I also have to trust the judgement of the people running the web site (and assume they are competent) to identify good organizations. The stated criteria borders on a list of buzzwords that sound good but I’m not sure where that leaves me.
Now $360 per year is higher than the Canadian average annual donation credit claimed from CRA so if this was available in Canada, enrollment would raise the total donation to charity for some people. But what ownership would they feel for any charitable activity? Or satisfaction as a donor, apart from a generalized sense of “being a good person” or “doing something for charity.”
I also expect enrolment would, for some, act as a cap on their giving – a kind of immunization against other appeals. It would be easy for me as a member to conclude that I’ve done my part in the world by “supporting amazing nonprofits” – 365 charities in a year.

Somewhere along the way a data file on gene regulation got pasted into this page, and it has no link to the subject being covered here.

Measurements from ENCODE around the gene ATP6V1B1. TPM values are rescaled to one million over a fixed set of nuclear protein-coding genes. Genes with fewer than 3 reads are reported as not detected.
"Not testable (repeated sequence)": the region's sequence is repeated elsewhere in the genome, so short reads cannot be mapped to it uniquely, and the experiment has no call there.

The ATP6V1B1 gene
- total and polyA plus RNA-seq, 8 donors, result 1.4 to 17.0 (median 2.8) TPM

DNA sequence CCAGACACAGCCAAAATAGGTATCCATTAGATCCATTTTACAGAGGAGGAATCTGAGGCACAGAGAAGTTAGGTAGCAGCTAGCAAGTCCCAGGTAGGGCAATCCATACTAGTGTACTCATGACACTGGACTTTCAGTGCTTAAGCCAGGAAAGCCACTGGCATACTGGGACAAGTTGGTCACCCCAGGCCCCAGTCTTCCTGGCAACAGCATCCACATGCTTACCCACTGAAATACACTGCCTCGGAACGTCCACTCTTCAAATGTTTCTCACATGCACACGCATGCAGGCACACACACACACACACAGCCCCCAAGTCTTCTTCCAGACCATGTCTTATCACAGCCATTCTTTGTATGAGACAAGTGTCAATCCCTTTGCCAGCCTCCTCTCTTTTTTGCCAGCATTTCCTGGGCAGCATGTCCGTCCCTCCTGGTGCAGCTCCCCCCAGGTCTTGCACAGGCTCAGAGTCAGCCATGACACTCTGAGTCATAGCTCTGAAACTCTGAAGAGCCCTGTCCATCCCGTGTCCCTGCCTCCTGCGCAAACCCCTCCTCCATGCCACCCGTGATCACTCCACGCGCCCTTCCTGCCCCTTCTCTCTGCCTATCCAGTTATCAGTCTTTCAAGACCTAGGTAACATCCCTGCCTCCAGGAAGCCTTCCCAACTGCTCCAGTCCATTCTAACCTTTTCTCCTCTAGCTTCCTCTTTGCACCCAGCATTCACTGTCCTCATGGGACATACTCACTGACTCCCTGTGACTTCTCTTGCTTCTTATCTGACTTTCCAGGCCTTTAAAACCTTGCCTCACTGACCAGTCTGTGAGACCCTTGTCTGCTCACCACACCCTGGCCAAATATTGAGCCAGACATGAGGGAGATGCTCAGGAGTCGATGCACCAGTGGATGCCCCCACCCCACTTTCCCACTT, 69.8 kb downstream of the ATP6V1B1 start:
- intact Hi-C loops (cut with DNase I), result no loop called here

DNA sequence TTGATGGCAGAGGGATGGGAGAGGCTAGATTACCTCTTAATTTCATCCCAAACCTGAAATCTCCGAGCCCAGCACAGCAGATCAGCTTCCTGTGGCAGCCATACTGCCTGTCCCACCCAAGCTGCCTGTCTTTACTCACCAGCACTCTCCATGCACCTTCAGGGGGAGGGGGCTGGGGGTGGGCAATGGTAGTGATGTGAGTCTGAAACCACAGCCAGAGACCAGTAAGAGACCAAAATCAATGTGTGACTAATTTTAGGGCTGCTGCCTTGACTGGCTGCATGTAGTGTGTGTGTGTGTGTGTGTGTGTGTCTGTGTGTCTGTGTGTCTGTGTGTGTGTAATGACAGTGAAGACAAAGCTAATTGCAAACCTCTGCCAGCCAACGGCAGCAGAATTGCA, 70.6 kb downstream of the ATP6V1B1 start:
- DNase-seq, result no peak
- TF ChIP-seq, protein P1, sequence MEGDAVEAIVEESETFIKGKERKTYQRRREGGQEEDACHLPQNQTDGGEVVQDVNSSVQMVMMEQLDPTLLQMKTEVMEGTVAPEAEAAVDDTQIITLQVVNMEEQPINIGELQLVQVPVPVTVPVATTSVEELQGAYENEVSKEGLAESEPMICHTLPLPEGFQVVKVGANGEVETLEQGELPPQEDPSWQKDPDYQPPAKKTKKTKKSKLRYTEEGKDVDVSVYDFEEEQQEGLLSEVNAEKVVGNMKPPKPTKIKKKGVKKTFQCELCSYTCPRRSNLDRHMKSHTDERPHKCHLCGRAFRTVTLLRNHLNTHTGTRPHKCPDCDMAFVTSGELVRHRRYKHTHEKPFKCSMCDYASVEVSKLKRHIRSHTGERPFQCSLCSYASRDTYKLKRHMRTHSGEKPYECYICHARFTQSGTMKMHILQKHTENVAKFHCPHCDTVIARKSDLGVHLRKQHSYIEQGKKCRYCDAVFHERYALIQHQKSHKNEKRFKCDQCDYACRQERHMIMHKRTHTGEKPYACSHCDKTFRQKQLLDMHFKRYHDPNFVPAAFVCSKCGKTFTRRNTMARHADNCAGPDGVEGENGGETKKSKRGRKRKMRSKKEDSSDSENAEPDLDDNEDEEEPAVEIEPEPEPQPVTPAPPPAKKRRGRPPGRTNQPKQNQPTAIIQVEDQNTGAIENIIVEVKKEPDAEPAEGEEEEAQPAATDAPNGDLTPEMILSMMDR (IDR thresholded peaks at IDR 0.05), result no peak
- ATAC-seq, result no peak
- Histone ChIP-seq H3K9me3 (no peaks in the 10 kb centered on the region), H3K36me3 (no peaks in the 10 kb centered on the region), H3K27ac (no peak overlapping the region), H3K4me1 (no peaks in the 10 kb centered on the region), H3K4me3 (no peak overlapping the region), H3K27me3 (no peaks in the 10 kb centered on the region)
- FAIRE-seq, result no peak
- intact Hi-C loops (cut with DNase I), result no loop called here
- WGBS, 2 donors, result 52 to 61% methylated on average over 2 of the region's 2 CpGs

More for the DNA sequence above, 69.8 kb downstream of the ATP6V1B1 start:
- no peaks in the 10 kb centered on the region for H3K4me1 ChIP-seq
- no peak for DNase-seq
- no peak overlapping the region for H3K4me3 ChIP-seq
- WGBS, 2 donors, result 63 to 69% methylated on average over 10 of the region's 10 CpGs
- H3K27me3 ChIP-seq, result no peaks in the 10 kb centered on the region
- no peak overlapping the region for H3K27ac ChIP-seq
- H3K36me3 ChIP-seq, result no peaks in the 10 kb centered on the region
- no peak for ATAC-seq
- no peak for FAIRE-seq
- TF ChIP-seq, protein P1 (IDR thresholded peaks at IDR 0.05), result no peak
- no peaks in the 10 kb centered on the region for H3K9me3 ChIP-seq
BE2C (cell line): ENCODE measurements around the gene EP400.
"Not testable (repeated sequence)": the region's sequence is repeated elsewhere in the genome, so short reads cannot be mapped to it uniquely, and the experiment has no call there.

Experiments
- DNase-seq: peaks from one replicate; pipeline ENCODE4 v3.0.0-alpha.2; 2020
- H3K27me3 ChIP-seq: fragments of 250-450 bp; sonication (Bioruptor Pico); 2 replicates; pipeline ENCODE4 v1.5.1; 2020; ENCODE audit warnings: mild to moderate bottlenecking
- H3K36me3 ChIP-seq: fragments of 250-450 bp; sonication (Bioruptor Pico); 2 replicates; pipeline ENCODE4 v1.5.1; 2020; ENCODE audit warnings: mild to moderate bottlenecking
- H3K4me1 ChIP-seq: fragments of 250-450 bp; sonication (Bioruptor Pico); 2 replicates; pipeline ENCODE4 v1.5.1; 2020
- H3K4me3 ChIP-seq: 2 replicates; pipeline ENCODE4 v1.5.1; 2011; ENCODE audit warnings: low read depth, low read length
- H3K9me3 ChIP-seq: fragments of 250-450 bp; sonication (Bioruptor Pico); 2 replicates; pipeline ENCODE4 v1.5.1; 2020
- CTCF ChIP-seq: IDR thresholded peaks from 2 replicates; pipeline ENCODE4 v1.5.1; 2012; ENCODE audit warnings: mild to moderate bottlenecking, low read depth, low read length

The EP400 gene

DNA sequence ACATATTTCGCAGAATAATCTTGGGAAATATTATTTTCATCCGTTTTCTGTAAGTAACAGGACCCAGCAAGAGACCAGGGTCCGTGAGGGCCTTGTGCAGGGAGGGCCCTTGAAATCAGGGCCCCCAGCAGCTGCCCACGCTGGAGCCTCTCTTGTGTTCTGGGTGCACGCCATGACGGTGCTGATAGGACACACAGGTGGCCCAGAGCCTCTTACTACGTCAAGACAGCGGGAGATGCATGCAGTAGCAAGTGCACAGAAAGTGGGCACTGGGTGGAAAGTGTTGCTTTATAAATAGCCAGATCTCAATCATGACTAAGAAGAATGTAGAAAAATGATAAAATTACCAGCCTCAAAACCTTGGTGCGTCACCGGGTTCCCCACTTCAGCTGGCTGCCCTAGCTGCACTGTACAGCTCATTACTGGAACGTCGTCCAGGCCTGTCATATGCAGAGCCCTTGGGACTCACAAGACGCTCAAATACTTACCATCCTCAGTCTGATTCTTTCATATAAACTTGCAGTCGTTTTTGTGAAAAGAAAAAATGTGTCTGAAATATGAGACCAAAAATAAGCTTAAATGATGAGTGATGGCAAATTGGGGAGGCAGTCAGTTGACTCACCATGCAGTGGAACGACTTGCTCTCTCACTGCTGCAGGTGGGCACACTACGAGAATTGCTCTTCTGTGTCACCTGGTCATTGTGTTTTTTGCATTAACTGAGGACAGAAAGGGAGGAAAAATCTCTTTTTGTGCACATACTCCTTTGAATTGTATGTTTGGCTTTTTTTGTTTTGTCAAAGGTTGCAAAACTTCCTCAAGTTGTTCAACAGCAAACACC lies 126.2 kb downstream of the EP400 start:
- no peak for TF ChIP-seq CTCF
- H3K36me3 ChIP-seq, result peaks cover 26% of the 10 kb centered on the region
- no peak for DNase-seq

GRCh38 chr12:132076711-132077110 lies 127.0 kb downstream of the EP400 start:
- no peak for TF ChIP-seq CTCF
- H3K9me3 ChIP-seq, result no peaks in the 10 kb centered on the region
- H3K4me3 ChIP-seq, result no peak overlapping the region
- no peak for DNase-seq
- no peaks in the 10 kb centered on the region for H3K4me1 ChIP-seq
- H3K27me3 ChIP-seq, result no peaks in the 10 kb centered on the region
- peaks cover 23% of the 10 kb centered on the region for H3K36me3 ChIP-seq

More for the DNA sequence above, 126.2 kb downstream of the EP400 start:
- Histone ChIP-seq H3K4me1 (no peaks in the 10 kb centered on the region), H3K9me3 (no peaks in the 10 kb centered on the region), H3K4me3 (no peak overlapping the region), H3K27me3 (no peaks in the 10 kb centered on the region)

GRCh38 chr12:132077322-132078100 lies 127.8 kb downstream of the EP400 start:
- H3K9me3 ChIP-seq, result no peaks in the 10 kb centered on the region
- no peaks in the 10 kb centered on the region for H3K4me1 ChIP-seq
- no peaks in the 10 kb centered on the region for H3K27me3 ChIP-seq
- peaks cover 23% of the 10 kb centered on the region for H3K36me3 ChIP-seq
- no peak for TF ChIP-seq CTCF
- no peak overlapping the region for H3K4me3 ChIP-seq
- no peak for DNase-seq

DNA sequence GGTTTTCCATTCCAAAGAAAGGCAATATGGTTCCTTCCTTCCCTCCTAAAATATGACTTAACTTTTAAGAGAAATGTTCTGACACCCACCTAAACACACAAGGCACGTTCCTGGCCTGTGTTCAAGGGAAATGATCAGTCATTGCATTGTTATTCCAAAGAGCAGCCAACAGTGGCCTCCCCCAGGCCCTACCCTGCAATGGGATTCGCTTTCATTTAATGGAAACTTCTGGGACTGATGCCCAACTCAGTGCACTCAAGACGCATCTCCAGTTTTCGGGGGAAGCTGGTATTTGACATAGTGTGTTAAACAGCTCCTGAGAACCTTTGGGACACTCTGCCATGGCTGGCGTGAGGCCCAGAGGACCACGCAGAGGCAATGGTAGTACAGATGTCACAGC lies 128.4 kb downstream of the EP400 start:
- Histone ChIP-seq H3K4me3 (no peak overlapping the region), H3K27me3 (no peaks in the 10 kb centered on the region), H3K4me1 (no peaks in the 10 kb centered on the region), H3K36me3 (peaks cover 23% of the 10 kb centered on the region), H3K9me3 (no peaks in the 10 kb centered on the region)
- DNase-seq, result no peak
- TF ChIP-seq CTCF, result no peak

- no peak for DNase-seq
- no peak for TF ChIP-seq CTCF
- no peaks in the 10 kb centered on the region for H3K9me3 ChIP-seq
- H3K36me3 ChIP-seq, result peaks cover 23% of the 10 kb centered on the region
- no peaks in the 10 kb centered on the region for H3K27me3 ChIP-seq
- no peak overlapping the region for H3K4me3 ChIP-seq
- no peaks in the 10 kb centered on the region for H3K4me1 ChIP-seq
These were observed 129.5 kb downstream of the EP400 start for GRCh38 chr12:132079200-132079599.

The supported list naturally skews to “national” organizations, so by and large people aren’t going to discover local charities with whom they might be involved. Yet clearly there are many fine organizations on this list, and members can nominate others.
This is no ticket to riches for each charity. Each one profiled currently gets $804 once a year. Maybe twice that if the list repeats, which it can. For the site to have a dramatic effect for anyone, it needs to recruit tens of thousands of members. But the 804 current members already have a sense of doing something powerful together.
I wish them well. I hope they recruit thousands of people and I hope participation entices people into deeper engagement with good organizations. But encountering Dollar-A-Day helped me clarify the difference between charity and philanthropy.
I’m not one who thinks that “philanthropy” refers to big gifts and “charity” to small ones. That thinking is stupid and insulting to donors. But for me, there is a difference and it has to do with the orientation of the donor.
To me, charity captures the act of a moment that makes me feel good as a donor.
Philanthropy has a larger element of commitment, even sacrifice and involvement aimed at changing someone else’s life.
I hope the dollar-a-day method proves me wrong and is an onramp to philanthropy for many of its members.
Update: For a critique of this post see http://www.kmaconsultants.ca/blog/dollar-day-rethinking-critique
A for-profit version of dollar-a day